4 big takeaways from free agency for the Bears

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Alyssa Barbieri
·5 min read
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The Chicago Bears are coming off a disappointing 8-8 season that ended in a one-and-done appearance in the playoffs. And, unfortunately, the arrow doesn’t appear pointing up for this franchise.

Chicago didn’t make any significant splashes in free agency, but they did add some depth at linebacker and defensive end, as well as re-signed some of their own key free agents. And, of course, there was the Andy Dalton signing, which still isn’t sitting well with a lot of fans.

Now that the first two waves of free agency are in the books, it’s time to evaluate how the Bears have done so far this offseason.

Here are some big takeaways from the first two waves of free agency for the Bears.

Chicago doesn't seem like a team in win-now mode

Clay Jackson /Herald & Review via AP

This Bears team has been in "win-now" mode since the 2018 season, which gave them their best shot at making a Super Bowl run. Unfortunately since then, everything's been downhill. For a team that's supposedly in "win-now" mode, their moves during free agency don't really reflect that. While general manager Ryan Pace did take a big swing at trading for Russell Wilson -- a move that didn't pan out -- this was also a team that released two-time Pro Bowl cornerback Kyle Fuller, contemplated releasing defensive tackle Akiem Hicks and signed another mediocre veteran quarterback in Andy Dalton. Simply put, this Bears team hasn't gotten better this offseason, which is concerning to say the least. Mostly because it feels like this might not be a make-or-break season like we all thought. For all of the talk about Pace and head coach Matt Nagy being on the hot seat this season, it's hard to ignore the signs that they could be guaranteed a job beyond 2021. We'll see what the Bears wind up doing in the 2021 NFL draft -- do they settle for a Day 2 quarterback or make a move to trade up for one of those top-five prospects?

The Bears aren't done addressing the QB position

Vincent Carchietta-USA TODAY Sports

Chicago has gone out of its way to praise the signing of Dalton -- someone that they had a chance to land last offseason and instead went with Nick Foles. Which, honestly, would you expect anything else? At this point, it's clear that the Bears aren't done addressing the quarterback position. While Chicago made a push for Wilson -- and haven't abandoned hopes of landing him, just yet -- that seems to be off the table at this point. The most likely option is that Chicago will be drafting a quarterback, despite Pace's aversion to drafting quarterbacks during his six-year tenure. The only question is where the Bears decide to make a move. While reports have indicated that Chicago will be targeting a Day 2 quarterback -- someone like Kellen Mond, Kyle Trask or Davis Mills -- that doesn't necessarily rule out them potentially trading up to grab a Justin Field, Trey Lance or Mac Jones. After all, if we've learned one thing with Pace it's that whatever he appears to be doing, he's intending to do the exact opposite. So we could be in for a trade come draft time.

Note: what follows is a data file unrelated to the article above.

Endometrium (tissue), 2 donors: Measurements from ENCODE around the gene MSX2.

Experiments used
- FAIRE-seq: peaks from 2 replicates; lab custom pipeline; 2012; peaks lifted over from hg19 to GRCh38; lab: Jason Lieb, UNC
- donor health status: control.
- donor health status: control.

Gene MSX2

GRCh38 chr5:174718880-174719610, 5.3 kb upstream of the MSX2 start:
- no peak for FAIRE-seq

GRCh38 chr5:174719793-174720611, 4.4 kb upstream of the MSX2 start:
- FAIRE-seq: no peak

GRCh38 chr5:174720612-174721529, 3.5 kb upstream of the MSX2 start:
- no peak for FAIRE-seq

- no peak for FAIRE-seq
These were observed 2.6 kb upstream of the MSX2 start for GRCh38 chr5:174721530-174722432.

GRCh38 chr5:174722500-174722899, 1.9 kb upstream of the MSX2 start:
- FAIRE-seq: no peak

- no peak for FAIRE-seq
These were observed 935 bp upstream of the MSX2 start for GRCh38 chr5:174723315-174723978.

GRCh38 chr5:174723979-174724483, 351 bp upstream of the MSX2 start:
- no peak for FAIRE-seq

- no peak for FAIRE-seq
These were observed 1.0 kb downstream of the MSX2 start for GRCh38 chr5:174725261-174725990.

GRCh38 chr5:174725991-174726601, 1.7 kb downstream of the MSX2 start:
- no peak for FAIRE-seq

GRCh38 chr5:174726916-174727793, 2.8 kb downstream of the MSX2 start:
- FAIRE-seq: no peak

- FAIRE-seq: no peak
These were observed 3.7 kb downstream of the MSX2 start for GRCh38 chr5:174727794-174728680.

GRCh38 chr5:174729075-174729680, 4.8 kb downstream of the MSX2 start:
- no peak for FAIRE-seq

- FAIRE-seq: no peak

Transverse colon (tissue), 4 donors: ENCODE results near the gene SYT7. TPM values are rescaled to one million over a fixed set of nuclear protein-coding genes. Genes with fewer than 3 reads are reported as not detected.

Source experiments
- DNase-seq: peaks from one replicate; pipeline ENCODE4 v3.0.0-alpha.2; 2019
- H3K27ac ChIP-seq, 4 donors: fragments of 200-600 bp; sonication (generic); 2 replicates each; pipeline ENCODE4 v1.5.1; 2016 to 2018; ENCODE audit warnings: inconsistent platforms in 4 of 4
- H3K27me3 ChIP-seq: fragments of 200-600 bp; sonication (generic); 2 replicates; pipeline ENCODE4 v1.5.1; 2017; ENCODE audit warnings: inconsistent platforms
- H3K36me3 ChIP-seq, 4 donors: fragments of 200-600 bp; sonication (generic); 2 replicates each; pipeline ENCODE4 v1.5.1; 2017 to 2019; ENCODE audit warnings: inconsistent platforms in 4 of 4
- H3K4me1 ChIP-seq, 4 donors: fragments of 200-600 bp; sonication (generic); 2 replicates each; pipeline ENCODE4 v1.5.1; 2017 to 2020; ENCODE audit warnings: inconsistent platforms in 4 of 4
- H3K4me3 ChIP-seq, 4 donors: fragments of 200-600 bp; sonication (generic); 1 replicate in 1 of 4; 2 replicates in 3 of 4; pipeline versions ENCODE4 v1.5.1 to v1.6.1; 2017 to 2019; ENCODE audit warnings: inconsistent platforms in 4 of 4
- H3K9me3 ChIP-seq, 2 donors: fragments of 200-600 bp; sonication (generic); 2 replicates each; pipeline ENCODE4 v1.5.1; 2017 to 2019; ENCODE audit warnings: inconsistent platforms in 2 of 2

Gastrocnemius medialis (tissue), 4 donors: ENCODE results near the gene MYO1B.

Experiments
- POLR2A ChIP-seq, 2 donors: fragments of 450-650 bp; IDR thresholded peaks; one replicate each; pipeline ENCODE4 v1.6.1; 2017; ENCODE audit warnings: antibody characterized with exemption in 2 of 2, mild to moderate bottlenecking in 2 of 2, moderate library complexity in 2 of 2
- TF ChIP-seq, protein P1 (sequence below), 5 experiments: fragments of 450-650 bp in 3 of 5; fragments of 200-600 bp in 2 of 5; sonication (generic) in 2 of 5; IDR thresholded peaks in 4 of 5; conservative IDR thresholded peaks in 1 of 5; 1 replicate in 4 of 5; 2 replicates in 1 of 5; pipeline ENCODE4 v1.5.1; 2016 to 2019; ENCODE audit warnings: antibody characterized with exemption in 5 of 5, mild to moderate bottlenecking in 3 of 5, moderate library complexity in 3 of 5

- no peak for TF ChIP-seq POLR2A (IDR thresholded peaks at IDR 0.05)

The salary cap isn't a myth

Raj Mehta-USA TODAY Sports

One of the silly rumors that has been floating around the NFL is that the salary cap is a myth. Which it's easy to see why many believe that given the different avenues teams can do to in order to move money around and keep deep rosters in tact. But Bears fans have seen firsthand that the salary cap is no myth given the release of two-time Pro Bowl cornerback Kyle Fuller. Fuller was owed $20 million in 2021, a move that a salary cap-strapped Chicago team chose not to deal with. Sure, they could've inked him to a contract extension to spread that money out -- something many see as an indication that the salary cap is a myth. But the Bears really had no choice, as Pace said during his press conference last week. Why else would Chicago release arguably its most reliable defensive back and leader on defense? Especially given the concerns at cornerback and the massive hole Fuller's release leaves behind.

The NFL draft has become even more important

Tim Heitman-USA TODAY Sports

The NFL draft is the foundation for building a successful team, so it's already an important part in building Chicago's roster. But given everything that's happened in free agency -- the release of Fuller, signing Dalton, a lack of a starter next to Eddie Jackson, the uncertainty of Allen Robinson's future -- the draft is even more important this year. The Bears have several glaring needs heading into the draft -- offensive tackle, cornerback, wide receiver, quarterback and safety. And, for the first time in three years, they have a first-round pick. With several important needs, Chicago could go in many directions with their first two picks. That's why it seems unlikely that they'd trade away valuable draft capital to trade up and draft a quarterback, although it's certainly still a possibility.

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